In 2008, five young women from London combined their musical skills in what would become the only all-female a cappella beatboxing group. The Boxettes have garnered an impressive following in their native UK and popularity in the US. Their cover of the British hip-hop dance hit “La La La” by Sam Smith and Naughty Boy went viral with more than 650,000 hits. The women don’t use any instruments but use only their voices to create the illusion of a full band.
The band will be a special feature at the 18th Annual Holon International Women’s Festival, which will take place from March 6 to 8. The festival was established to give a platform to the achievements of female cultural, artistic, social and business leaders.
The members of The Boxettes are Belle “Bellatrix” Ehresmann; Alyusha Chagrin; Kate Brown; Neo Jushua; and Yvette Roby-Williams. As a group, the women are breaking new ground in the trend of a cappella, which has become more mainstream, highlighted on television in shows like Glee
and in films such as the surprise 2012 hit Pitch Perfect.
Four of the five Boxettes are graduates of the Guildhall School of Music and Drama, a century-old English institution that is known for graduating classical music artists. Brown studied at Southampton University and auditioned for the group after a previous member left. Ehresmann, who is a world champion beatboxer, approached each member individually about starting a group. At their first meeting, a friend suggested the name for the group, and it stuck.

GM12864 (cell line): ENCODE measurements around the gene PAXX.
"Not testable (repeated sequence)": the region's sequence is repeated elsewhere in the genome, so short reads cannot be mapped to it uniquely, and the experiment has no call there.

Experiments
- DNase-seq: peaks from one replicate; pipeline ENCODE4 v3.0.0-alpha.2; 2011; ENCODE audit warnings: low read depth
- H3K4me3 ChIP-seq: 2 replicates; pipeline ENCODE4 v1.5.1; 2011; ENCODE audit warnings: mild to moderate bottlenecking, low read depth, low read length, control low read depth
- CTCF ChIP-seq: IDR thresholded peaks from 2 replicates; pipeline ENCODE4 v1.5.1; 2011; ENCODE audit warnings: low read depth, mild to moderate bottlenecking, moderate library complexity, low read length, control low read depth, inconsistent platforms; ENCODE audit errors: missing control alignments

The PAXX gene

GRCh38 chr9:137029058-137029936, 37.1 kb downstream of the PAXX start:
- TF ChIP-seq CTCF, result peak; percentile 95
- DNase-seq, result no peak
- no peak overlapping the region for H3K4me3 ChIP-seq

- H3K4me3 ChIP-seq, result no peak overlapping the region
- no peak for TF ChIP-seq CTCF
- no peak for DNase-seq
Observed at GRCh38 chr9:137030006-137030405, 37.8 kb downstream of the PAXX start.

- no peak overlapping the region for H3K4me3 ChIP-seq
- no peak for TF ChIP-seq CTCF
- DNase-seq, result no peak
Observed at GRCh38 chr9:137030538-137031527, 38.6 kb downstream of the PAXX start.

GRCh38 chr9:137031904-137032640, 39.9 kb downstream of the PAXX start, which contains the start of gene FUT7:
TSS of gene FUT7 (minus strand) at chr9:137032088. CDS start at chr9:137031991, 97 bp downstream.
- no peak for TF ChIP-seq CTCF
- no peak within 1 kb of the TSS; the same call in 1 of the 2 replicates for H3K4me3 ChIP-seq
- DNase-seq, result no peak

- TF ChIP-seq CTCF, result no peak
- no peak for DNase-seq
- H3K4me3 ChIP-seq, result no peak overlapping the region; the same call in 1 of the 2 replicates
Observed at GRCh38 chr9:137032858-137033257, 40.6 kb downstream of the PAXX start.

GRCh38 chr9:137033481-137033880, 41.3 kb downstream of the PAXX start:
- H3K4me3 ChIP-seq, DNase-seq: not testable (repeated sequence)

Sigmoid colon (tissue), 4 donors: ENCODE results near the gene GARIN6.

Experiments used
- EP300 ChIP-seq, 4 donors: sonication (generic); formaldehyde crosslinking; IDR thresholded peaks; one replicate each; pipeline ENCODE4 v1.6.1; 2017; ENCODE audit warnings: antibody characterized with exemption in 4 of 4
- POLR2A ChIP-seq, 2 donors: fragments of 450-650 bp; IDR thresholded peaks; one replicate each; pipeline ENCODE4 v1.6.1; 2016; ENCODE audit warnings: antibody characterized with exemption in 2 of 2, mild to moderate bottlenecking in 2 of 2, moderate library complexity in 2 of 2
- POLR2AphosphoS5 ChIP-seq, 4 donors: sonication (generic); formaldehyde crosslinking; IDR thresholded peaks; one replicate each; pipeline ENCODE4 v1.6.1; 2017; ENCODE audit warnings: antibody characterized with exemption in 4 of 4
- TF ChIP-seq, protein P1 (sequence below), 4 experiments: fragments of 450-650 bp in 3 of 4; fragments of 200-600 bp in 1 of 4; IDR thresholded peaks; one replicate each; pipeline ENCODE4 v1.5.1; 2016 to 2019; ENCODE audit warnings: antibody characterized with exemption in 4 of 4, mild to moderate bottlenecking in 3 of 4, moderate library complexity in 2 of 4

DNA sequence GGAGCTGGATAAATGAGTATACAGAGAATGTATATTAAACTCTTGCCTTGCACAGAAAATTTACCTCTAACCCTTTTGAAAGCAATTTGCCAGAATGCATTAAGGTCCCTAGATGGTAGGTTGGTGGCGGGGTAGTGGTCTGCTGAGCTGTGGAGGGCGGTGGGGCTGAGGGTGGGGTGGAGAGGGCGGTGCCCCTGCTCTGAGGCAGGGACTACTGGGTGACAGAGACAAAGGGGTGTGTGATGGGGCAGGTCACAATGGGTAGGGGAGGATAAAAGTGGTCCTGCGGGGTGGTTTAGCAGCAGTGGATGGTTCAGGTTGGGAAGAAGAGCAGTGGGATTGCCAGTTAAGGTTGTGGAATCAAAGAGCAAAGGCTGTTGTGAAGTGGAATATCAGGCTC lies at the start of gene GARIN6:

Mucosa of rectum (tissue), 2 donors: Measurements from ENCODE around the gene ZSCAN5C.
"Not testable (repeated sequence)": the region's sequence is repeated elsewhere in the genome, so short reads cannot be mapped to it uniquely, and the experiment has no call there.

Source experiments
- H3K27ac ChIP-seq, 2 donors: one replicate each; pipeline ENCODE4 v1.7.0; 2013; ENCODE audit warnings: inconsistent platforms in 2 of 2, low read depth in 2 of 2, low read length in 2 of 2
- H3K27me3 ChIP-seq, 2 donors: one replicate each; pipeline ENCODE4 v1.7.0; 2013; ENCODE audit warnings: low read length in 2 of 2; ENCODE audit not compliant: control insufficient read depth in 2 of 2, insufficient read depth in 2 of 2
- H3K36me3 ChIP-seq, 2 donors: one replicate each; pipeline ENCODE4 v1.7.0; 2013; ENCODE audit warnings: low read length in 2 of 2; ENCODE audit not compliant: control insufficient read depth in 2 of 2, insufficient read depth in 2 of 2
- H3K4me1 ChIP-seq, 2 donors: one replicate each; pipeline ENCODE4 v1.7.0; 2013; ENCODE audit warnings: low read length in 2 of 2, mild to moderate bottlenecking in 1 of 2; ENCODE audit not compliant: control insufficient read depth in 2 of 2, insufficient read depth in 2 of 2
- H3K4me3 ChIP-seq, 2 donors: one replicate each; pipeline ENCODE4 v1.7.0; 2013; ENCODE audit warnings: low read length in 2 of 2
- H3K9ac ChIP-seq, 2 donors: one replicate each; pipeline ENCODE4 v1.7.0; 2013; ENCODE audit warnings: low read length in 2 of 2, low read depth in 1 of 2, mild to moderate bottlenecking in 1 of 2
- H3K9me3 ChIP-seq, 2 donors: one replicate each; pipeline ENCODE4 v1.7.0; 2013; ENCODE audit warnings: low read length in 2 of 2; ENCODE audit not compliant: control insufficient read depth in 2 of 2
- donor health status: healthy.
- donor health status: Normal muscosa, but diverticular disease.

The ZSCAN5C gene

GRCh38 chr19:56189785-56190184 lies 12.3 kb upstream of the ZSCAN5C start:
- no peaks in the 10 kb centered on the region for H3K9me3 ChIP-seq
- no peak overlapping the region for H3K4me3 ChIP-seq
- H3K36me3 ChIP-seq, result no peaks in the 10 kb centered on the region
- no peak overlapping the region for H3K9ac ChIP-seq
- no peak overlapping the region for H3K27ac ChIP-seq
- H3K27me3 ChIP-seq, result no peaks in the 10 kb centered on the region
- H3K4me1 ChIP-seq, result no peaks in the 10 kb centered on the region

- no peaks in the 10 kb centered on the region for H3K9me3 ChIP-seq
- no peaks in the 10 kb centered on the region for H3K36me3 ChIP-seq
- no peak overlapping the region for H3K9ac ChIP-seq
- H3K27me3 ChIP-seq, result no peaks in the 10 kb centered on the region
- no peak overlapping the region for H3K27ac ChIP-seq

In addition to surprising audiences with their enormous skill, the group doesn’t fit into the stereotypical pop-girl groups exported from the UK, representing a variety of ethnicities. In six years, the group has enjoyed mounting success in Europe, performing at London’s most prestigious venues and in major festivals. They have also become a household name in Asia and the US, sweeping audiences off their feet with music that reaches straight to the soul.
The Boxettes released their first EP in 2011, with their single “Free” going viral with more than 20,000 hits. Their second EP, “No Strings,” will be released in April. The video for the lead track, “Puppet on a String,” is already drawing attention on YouTube.
Ahead of The Boxettes’ arrival in Israel, group leader Ehresmann talked about breaking stereotypes, making music and the road to success.
Why beatboxing of all musical genres?
The Boxettes isn’t just about beatboxing – it’s more about the human voice. I am a beatboxer, and Alyusha, Kate, Neo and Yvette are singers who use their voice in an exploratory and interesting way. There is something about the sound of the unadulterated human voice that seems to really resonate with people. And it was really exciting when we began to realize the potential to make such an exciting sound with only our voices. Furthermore, we can make our music anywhere and any time we want because we are our instruments!
How did the audience respond when you first started performing?